Clean electricity will power the global energy transition. Global electricity demand will have to more than double between 2020 and 2050 to reach net zero by 2050, says the International Energy Agency (IEA) in its pathway to net zero. The share of electricity powering transport will increase from less than 2% in 2020 to around 45% in 2050, the number of heat pumps installed will increase ten-fold, while the electricity needed to produce green hydrogen will be greater than the current total annual electricity demand of China and the US.
The share of renewables in electricity generation will have to increase from 29% in 2020, to 60% in 2030 and 90% by 2050. The majority of this growth will be powered by the cheapest sources of renewables, solar and wind. The IEA says annual capacity additions of wind and solar between 2020 and 2050 must be five times higher than the average over the past three years.
The global roll-out of solar and wind is the subject of the first of Energy Monitor’s end-of-year forecasts, and is illustrated in the chart below. The chart compares historic annual growth in solar and wind capacity, with projected capacity growth under current policies up to 2030 and the growth that will be needed to be on track for net zero by 2050, according to the IEA.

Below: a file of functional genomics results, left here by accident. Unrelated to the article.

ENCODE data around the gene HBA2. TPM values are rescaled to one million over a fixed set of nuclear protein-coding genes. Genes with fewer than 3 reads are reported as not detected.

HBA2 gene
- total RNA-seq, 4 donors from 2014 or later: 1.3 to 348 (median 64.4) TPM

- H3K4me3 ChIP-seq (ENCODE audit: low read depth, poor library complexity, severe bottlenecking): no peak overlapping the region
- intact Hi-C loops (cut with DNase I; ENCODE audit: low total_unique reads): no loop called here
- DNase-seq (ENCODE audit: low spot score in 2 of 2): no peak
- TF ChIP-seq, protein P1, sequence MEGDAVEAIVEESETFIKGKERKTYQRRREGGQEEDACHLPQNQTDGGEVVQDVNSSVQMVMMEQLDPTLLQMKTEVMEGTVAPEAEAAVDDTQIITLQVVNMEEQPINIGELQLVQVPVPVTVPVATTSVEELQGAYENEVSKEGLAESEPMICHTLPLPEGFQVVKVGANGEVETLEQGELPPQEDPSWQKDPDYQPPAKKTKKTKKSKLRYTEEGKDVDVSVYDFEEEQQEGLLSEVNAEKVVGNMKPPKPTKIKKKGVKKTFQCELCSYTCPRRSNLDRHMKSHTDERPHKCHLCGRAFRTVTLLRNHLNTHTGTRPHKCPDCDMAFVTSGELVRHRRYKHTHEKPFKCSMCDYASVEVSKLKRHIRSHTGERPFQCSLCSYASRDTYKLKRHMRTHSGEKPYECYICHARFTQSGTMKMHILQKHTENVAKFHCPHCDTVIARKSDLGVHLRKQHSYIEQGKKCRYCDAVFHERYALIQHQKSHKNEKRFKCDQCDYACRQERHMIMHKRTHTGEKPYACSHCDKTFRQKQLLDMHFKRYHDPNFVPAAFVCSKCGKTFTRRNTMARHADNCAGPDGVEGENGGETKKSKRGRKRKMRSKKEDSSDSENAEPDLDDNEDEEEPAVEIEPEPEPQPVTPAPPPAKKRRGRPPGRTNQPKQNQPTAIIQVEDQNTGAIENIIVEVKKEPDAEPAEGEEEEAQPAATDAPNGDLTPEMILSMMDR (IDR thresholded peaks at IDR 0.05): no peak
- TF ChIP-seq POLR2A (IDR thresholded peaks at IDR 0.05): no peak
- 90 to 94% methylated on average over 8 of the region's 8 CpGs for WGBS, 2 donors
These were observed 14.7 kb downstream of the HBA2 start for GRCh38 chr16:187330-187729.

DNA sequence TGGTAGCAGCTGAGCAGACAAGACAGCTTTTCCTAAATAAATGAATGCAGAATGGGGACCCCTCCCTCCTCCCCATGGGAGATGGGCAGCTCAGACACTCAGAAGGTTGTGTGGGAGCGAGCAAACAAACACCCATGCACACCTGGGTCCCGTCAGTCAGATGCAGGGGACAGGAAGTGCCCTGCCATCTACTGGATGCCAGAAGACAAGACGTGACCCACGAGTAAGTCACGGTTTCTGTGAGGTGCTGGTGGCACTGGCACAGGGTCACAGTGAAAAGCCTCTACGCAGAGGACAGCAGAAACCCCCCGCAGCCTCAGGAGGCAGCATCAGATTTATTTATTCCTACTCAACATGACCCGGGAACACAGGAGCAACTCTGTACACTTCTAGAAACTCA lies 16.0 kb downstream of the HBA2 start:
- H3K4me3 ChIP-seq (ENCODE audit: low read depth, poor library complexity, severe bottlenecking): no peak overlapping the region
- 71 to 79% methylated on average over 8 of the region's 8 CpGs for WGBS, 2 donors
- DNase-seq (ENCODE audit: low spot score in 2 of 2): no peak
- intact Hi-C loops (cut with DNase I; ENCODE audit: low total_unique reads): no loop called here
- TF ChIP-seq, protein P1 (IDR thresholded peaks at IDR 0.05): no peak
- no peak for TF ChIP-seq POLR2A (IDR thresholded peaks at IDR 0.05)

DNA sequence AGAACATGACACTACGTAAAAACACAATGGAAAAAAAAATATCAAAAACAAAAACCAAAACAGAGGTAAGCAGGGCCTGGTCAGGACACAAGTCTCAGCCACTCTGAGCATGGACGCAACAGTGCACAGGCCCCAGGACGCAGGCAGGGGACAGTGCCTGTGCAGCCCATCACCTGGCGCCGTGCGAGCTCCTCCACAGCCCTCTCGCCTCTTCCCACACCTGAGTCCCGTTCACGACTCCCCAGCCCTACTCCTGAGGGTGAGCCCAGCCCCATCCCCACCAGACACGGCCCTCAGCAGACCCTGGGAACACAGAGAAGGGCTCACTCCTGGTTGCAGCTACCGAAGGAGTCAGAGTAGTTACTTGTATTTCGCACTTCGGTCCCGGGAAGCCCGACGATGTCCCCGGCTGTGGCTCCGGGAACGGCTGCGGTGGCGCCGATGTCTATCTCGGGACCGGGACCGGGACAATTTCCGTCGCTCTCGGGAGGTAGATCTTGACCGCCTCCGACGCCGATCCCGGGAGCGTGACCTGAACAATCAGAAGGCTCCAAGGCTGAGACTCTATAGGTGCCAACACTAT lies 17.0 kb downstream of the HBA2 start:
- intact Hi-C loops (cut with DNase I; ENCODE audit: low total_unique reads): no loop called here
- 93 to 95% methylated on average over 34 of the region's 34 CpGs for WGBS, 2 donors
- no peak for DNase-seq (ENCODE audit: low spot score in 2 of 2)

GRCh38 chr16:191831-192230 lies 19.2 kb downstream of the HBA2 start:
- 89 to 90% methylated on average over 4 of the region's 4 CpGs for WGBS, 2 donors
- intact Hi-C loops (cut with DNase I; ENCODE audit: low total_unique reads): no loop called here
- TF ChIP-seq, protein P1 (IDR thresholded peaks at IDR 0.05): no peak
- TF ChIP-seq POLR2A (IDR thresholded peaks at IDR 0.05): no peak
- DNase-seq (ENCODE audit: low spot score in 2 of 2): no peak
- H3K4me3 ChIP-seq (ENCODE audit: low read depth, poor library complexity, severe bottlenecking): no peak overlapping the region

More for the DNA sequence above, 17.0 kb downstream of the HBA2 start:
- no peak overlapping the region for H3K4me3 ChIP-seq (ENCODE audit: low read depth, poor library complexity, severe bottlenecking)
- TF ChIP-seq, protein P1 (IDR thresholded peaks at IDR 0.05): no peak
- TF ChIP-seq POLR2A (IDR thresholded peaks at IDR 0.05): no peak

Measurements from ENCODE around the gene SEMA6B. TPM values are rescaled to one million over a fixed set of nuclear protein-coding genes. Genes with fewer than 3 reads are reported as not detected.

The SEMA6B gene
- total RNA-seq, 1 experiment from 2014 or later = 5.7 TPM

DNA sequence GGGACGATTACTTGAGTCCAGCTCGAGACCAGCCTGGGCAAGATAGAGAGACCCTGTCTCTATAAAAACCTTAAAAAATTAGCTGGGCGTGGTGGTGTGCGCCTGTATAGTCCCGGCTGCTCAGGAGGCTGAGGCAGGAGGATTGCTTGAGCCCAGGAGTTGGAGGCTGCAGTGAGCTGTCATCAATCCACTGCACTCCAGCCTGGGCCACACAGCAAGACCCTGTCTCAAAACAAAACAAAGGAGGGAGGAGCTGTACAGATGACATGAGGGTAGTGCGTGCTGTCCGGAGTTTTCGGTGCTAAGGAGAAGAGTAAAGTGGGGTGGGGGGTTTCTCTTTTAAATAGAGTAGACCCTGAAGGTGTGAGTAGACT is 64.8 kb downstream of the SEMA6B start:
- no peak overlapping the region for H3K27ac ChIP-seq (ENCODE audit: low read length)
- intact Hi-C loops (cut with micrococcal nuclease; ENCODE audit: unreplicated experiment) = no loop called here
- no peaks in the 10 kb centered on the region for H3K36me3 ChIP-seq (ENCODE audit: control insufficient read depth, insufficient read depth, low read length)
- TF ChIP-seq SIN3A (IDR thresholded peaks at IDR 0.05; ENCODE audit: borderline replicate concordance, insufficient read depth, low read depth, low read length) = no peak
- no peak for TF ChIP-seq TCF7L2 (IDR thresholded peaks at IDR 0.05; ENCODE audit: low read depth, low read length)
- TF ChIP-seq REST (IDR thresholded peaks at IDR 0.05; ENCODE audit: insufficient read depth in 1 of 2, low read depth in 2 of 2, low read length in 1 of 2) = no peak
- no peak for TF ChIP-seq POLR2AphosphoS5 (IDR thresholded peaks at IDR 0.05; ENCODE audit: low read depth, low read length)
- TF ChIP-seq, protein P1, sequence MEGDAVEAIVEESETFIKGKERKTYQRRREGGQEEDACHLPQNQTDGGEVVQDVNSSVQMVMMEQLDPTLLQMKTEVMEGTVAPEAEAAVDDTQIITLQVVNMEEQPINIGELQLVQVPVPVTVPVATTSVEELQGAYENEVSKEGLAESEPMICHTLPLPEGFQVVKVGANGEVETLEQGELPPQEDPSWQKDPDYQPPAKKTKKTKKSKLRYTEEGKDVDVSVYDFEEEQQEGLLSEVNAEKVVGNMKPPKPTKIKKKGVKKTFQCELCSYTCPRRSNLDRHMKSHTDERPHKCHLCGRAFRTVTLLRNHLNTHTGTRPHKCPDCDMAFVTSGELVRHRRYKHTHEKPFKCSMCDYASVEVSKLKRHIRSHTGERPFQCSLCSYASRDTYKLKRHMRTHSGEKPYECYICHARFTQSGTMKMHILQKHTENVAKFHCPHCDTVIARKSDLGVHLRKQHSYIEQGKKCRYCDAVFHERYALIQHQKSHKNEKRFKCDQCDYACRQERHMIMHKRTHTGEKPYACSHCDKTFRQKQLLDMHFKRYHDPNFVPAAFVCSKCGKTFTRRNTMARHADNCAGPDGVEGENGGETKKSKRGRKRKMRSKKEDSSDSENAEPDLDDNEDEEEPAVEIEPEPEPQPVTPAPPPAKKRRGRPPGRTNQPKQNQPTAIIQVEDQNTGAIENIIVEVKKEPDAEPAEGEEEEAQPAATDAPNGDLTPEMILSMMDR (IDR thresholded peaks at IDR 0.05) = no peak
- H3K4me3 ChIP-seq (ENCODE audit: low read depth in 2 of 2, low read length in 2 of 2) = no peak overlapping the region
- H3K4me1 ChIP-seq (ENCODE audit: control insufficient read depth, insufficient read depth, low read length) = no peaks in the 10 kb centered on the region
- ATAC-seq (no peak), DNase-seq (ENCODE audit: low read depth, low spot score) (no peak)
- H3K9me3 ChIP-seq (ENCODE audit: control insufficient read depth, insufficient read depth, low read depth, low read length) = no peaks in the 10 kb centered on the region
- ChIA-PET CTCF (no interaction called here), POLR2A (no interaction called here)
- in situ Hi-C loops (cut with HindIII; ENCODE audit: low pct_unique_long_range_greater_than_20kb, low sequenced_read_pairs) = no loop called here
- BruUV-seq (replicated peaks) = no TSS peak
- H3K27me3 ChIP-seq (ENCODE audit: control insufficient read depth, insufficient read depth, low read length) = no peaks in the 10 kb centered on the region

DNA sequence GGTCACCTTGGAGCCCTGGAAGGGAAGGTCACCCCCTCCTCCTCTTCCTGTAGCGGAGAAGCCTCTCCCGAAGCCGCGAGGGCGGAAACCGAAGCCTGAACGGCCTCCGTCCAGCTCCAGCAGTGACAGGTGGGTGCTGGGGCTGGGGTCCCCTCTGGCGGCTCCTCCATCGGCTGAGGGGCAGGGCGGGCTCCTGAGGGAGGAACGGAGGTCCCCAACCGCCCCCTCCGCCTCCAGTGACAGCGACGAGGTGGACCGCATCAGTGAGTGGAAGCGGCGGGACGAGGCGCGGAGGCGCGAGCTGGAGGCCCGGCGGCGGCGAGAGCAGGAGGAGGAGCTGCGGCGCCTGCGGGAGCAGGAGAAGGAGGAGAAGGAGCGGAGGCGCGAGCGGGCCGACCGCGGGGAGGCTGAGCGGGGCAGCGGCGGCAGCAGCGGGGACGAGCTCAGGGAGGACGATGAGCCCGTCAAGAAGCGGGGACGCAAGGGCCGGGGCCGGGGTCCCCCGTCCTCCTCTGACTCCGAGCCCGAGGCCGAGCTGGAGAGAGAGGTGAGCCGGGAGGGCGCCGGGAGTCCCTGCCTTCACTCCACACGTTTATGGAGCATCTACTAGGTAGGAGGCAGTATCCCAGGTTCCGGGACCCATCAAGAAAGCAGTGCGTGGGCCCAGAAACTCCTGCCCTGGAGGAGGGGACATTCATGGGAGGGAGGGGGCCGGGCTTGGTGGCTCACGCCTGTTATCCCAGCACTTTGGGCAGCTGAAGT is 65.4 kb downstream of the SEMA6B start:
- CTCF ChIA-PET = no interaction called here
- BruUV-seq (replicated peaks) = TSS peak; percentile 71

The forecast suggests there will be significant growth in solar and wind capacity additions, with annual growth in 2030 around six times greater than the figure recorded in 2010. However, this trajectory remains far off what is required to transition to a net-zero energy system by 2050. The overall capacity increase between 2022 and 2030 is set to be approximately 50% below what is needed.
See also Energy Monitor's Power Transition Tracker, a series of exclusive data stories monitoring the global energy transition in electricity, and end-of-year forecasts for fossil fuels and electric vehicles